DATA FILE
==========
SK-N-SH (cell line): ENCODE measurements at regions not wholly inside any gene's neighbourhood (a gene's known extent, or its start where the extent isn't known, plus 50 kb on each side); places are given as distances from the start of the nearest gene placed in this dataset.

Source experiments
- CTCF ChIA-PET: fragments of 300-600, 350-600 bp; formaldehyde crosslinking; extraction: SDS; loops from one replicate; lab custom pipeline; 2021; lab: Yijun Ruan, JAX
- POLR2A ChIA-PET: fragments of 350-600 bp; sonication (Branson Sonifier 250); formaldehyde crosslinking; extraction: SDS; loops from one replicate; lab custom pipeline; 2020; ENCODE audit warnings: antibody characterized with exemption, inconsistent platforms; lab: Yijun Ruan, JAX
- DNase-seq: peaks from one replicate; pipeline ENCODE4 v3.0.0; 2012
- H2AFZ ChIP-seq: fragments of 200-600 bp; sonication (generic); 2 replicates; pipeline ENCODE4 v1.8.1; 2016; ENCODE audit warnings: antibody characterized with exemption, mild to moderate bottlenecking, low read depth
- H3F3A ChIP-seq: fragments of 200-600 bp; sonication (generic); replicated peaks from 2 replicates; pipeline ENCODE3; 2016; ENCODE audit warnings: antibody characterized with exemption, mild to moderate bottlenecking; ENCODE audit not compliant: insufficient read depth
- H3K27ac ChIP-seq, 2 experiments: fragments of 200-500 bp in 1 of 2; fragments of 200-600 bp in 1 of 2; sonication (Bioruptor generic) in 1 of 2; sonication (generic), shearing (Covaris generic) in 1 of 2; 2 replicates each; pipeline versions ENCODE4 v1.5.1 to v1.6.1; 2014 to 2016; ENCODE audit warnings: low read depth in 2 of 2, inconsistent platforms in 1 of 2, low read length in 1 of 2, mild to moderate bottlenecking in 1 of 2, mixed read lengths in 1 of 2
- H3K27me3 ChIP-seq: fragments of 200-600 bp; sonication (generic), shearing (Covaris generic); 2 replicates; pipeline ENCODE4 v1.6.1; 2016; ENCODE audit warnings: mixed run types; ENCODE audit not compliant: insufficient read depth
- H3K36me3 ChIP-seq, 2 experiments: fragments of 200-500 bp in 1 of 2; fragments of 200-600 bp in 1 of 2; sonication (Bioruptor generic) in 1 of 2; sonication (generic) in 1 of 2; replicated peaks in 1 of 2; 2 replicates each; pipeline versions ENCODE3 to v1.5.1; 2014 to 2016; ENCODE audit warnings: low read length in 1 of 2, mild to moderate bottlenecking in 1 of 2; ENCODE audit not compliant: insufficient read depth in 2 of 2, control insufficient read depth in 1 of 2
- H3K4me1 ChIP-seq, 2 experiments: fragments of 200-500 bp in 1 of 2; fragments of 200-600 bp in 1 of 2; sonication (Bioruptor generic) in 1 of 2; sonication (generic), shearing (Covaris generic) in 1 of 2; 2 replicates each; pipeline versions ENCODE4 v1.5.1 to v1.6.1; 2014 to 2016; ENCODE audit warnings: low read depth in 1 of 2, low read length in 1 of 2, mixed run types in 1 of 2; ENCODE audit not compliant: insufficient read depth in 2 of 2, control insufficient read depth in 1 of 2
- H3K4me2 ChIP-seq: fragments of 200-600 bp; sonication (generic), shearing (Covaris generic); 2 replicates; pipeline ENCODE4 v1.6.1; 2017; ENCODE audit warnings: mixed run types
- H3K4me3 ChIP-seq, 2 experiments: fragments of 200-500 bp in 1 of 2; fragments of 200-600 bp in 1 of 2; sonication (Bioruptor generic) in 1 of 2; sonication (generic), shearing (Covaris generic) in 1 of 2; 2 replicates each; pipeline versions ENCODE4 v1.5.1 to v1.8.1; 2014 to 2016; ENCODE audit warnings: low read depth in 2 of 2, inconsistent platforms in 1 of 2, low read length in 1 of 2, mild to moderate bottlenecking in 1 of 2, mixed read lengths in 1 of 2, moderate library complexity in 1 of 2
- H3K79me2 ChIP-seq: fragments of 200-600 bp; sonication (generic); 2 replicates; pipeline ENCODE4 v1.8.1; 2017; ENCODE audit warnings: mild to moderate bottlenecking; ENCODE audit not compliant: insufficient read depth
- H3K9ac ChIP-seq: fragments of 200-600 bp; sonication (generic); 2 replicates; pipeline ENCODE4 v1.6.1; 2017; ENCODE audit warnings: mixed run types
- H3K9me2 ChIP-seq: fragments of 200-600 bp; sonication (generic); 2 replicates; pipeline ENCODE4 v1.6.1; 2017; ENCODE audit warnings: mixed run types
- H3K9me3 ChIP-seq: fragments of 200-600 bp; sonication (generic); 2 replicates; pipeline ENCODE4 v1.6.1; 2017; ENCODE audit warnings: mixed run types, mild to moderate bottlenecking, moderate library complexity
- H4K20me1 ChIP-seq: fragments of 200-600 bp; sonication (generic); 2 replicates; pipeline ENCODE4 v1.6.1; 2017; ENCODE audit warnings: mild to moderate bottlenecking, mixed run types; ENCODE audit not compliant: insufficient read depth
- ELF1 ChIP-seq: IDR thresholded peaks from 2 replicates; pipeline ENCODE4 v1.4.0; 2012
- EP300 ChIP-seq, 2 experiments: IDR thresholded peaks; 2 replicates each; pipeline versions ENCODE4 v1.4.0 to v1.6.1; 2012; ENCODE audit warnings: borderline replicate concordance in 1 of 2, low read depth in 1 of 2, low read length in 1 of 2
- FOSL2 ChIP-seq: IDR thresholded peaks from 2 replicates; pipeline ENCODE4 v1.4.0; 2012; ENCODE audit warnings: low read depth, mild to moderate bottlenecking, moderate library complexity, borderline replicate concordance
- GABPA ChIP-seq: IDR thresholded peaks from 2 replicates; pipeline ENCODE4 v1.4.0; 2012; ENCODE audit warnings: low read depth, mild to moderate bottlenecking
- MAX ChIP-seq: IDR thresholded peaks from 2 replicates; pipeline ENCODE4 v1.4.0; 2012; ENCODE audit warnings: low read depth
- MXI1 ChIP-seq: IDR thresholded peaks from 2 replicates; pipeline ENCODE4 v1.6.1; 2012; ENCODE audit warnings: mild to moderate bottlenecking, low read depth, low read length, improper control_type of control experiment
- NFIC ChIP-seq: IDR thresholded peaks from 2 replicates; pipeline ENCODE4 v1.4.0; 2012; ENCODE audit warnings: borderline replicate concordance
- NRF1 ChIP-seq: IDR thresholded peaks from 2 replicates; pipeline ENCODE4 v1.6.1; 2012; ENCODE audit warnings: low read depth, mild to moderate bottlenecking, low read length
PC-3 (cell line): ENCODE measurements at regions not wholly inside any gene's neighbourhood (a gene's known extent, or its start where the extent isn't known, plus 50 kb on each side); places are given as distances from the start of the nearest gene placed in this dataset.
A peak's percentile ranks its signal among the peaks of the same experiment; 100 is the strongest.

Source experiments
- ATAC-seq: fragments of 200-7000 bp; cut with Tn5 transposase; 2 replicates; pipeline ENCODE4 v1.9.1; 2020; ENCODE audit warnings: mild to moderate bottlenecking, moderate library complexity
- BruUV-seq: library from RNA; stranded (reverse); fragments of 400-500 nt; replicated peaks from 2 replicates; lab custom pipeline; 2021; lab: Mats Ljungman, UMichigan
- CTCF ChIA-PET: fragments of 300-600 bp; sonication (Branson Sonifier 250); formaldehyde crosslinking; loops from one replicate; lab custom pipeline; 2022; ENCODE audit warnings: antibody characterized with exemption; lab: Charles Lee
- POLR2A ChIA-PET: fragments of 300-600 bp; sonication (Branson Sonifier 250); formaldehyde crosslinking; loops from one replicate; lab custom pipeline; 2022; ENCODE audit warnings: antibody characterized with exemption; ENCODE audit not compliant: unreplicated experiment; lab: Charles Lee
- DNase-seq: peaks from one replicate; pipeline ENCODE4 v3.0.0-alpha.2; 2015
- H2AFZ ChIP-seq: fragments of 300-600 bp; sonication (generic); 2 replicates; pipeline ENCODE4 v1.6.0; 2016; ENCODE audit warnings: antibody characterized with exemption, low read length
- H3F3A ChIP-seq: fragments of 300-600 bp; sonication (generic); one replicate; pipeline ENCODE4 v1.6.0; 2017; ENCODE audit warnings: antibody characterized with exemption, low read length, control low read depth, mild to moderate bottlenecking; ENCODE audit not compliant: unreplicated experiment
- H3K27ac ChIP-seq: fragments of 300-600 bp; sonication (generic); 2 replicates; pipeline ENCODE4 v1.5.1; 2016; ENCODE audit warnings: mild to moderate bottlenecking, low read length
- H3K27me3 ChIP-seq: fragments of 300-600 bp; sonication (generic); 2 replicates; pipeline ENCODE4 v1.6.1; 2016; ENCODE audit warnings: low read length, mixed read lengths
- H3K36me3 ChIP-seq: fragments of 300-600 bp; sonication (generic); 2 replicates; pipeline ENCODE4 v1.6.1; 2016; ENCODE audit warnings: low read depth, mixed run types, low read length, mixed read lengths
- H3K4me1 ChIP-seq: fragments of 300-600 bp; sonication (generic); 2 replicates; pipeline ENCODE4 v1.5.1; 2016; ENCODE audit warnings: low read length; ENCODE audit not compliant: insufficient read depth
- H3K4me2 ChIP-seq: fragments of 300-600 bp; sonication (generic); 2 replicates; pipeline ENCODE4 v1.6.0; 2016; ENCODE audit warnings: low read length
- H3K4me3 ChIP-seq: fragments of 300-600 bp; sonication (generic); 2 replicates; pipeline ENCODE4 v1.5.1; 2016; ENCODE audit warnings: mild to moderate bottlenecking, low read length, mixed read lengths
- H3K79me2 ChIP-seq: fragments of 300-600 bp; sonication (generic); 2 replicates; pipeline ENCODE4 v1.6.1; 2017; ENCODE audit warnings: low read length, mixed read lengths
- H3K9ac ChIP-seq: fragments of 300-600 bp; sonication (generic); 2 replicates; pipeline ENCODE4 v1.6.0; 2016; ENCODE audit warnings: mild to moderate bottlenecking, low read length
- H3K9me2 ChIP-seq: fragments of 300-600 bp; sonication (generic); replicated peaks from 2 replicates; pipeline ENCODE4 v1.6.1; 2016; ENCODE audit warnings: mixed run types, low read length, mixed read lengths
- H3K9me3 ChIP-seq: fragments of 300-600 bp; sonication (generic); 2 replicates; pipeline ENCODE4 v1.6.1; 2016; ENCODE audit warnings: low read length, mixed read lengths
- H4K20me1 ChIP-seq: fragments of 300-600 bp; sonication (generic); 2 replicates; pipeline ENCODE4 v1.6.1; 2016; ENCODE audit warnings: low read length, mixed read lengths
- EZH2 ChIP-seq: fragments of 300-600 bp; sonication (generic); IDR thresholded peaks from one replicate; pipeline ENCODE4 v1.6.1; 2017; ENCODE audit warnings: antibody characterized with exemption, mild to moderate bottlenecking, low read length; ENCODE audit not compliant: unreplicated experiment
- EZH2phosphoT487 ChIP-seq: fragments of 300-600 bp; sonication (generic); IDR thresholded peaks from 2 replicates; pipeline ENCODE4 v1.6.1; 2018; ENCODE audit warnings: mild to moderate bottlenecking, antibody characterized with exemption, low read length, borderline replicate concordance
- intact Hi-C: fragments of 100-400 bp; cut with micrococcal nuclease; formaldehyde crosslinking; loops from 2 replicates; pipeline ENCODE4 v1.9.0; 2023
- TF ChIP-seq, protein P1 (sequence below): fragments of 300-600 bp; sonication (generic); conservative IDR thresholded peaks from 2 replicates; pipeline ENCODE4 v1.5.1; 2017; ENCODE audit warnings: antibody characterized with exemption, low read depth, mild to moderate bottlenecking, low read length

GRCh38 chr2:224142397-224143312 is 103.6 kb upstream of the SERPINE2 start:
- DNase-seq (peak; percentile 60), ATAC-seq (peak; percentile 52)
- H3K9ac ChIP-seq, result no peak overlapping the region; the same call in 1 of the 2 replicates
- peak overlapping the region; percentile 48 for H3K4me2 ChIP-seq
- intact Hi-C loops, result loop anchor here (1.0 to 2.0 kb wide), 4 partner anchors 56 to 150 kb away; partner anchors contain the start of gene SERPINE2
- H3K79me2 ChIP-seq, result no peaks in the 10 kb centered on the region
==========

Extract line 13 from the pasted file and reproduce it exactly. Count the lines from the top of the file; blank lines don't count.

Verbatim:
- H3K4me3 ChIP-seq, 2 experiments: fragments of 200-500 bp in 1 of 2; fragments of 200-600 bp in 1 of 2; sonication (Bioruptor generic) in 1 of 2; sonication (generic), shearing (Covaris generic) in 1 of 2; 2 replicates each; pipeline versions ENCODE4 v1.5.1 to v1.8.1; 2014 to 2016; ENCODE audit warnings: low read depth in 2 of 2, inconsistent platforms in 1 of 2, low read length in 1 of 2, mild to moderate bottlenecking in 1 of 2, mixed read lengths in 1 of 2, moderate library complexity in 1 of 2